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IBM Position Statement on XForms and Web Forms 2.0

From: John Boyer <boyerj@ca.ibm.com>
Date: Tue, 29 Aug 2006 13:21:16 -0700
To: chairs@w3.org, w3c-ac-forum@w3.org, w3c-ac-members@w3.org
Cc: www-forms@w3.org, www-html@w3.org, public-appformats@w3.org
Message-ID: <OF28D35F01.C87771F8-ON882571D9.006B22EE-882571D9.006FD8FF@ca.ibm.com>
Dear W3C Chairs and W3C AC Members,

The text below represents the IBM position statement on XForms and Web 
Forms 2.0. 

An advance copy of this document was reviewed favorably by Steve Bratt and 
Chris Lilley, and I believe it is accurate to say that IBM offers this 
position statement in the spirit described by Steve when he said,  "I very 
much hope that it will serve to open (not close) doors to much improved 
cooperation from all parties to help us move forward.  I think this is a 
good start."

Based on further details provided by Steve and Chris on the rechartering 
plans in progress, I am left feeling quite optimistic that the full team 
of W3C working group members interested in this space will be able to 
forge a path of collaboration and compromise that satisfies the most 
urgent requirements of all the parties in a timely fashion.

Best regards,
John M. Boyer, Ph.D.
Senior Product Architect/Research Scientist
Co-Chair, W3C XForms Working Group
Workplace, Portal and Collaboration Software
IBM Victoria Software Lab
E-Mail: boyerj@ca.ibm.com  http://www.ibm.com/software/

Blog: http://www.ibm.com/developerworks/blogs/page/JohnBoyer


IBM is a strong supporter of the XForms recommendation and working group. 
As well, IBM has looked positively upon Web Forms 2.0 (WF2) since its 
member submission because the W3C team's acknowledgement strongly 
encouraged the charter mandates of XForms and HTML be enhanced to allow 
unification of WF2 features into XForms.

The current draft of WF2 suggests that we can appropriately meet users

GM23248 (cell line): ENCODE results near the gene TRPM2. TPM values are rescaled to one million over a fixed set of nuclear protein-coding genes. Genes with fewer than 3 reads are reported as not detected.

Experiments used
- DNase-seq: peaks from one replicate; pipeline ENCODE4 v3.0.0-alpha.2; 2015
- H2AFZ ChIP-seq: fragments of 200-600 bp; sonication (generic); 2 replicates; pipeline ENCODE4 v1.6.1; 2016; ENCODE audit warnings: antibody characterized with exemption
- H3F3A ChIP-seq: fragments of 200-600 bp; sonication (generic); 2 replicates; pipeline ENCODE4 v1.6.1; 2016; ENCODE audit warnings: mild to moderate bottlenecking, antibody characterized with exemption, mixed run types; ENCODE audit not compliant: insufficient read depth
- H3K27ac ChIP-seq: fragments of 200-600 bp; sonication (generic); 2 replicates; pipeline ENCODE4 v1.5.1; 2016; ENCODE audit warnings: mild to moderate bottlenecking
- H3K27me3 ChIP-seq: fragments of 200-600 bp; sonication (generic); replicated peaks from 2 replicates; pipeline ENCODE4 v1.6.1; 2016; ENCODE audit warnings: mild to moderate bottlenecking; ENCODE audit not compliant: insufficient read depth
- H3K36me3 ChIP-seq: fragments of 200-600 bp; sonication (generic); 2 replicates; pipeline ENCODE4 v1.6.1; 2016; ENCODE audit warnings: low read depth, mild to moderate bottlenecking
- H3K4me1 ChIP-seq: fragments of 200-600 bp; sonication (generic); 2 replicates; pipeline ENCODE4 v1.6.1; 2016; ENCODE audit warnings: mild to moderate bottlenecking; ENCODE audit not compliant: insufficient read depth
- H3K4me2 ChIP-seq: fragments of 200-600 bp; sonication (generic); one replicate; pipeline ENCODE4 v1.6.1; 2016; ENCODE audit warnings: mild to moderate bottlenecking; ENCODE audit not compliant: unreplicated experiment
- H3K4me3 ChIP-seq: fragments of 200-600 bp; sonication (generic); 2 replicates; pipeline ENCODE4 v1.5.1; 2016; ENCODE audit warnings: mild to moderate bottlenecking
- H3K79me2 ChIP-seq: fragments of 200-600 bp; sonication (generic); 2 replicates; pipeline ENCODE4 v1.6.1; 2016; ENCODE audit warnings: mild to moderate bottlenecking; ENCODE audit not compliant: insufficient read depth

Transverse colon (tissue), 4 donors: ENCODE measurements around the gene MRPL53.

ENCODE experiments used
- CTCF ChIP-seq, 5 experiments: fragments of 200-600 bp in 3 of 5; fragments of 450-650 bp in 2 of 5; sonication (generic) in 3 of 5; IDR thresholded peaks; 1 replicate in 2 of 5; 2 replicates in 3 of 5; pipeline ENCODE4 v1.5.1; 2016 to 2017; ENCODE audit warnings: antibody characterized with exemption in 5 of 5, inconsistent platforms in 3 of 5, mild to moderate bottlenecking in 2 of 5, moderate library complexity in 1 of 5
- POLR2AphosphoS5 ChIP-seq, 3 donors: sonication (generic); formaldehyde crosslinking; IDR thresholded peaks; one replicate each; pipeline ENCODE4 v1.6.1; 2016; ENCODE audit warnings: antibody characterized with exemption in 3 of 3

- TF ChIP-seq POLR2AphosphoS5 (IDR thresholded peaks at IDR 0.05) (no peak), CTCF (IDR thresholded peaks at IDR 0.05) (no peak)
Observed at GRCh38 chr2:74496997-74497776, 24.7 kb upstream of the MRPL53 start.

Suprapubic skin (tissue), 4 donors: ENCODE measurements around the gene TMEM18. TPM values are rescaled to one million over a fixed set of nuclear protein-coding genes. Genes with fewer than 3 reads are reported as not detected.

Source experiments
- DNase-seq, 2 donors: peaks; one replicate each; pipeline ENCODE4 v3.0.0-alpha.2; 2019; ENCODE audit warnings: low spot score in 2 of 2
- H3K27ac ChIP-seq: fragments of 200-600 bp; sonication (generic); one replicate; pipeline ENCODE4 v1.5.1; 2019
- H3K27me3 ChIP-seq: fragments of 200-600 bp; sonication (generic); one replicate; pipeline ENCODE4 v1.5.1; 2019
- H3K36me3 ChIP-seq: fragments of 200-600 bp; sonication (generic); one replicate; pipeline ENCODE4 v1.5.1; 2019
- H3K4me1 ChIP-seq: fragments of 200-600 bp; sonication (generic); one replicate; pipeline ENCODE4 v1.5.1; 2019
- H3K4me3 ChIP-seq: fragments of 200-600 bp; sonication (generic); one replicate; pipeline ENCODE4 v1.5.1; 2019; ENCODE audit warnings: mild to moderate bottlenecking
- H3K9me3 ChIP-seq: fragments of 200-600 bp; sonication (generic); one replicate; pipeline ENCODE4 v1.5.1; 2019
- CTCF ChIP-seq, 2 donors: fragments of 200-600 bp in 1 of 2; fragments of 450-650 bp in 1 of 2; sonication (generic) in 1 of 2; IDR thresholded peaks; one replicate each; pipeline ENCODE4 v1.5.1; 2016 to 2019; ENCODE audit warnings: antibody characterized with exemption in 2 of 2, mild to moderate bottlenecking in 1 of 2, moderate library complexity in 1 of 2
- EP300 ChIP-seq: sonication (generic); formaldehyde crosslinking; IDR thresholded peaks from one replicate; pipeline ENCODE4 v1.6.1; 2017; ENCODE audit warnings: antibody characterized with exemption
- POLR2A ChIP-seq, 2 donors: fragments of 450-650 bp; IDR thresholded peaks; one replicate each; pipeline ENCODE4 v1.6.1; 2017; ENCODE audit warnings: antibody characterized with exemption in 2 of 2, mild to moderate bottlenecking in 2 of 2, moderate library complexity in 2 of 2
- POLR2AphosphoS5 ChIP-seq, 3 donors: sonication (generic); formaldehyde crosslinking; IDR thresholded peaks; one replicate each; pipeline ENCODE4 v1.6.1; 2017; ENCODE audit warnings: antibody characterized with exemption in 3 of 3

needs with two different technologies:  an XForms or similar system used 
purely at the server to meet the needs of powerful applications and their 
designers, and a different more HTML-oriented solution "on the wire".  On 
this point we respectfully disagree.   It is true that authors of simple 
documents and applications do indeed need a simple and convenient 
solution, but it is equally important that the technologies used in more 
powerful applications migrate seamlessly between client and server, 
according to the needs of the application and the capabilities of the 
client.  So the choice is not whether we can have XForms at the server and 
WF2 on the wire, but whether the "on the wire standard" can scale to meet 
the needs of both simple and powerful applications.  This is the reason 
that we are pushing so strongly for unification.

The first working draft of Web Forms 2.0 contains many good features, 
including XML Submissions, declarative repeating constructs, and strongly 
typed input fields, and indeed, many of the features exist in the XForms 
recommendation.  From this we conclude that many of these features are of 
use, not just at the server, but on the wire as well.  IBM sees a 
significant advantage for the future of the web to rationalize the WF2 
proposal with the XForms recommendation in the places where there are 
direct overlaps, while incorporating the WF2 features that are distinct,